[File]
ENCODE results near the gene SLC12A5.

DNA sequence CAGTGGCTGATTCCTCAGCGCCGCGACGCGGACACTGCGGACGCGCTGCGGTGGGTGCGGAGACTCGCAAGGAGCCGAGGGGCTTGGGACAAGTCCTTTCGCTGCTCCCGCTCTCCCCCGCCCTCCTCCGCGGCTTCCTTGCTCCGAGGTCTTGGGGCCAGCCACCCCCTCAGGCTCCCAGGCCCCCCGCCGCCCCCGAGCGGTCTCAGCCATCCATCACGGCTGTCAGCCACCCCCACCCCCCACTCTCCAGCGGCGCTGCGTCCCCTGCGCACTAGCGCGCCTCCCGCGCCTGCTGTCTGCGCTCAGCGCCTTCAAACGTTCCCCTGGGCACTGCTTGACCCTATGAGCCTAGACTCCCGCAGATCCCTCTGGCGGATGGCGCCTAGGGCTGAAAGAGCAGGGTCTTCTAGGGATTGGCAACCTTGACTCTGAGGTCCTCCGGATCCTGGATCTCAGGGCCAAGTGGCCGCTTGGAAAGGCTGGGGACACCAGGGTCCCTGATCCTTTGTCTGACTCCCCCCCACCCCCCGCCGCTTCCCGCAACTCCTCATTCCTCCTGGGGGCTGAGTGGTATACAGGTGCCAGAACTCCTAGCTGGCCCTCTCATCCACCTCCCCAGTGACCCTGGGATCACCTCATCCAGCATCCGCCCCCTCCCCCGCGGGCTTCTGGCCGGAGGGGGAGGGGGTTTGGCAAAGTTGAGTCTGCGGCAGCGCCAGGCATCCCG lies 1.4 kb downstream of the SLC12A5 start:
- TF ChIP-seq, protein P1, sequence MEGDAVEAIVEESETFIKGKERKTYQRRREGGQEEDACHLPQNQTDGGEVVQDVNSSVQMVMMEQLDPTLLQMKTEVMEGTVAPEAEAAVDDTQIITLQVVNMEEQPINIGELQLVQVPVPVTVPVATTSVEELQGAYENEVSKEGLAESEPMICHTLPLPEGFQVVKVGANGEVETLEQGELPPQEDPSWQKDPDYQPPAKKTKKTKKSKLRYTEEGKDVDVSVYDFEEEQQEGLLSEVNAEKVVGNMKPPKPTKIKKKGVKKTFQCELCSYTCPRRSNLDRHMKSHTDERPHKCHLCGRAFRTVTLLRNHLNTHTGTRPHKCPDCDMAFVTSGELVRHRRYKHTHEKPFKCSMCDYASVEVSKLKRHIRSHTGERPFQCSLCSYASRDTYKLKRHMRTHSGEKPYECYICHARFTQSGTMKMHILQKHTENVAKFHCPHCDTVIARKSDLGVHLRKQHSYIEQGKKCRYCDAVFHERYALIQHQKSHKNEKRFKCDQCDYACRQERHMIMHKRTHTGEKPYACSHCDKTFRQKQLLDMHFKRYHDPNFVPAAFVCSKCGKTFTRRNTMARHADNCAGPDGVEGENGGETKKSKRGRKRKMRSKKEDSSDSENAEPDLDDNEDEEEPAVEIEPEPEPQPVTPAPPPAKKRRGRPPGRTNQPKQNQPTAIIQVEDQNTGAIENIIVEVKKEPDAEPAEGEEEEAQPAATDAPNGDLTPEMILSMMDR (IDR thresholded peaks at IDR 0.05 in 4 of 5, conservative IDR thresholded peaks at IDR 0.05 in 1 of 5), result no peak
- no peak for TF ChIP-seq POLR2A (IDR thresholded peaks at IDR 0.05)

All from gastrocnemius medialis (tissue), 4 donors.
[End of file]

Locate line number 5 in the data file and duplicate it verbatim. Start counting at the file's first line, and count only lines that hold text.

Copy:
All from gastrocnemius medialis (tissue), 4 donors.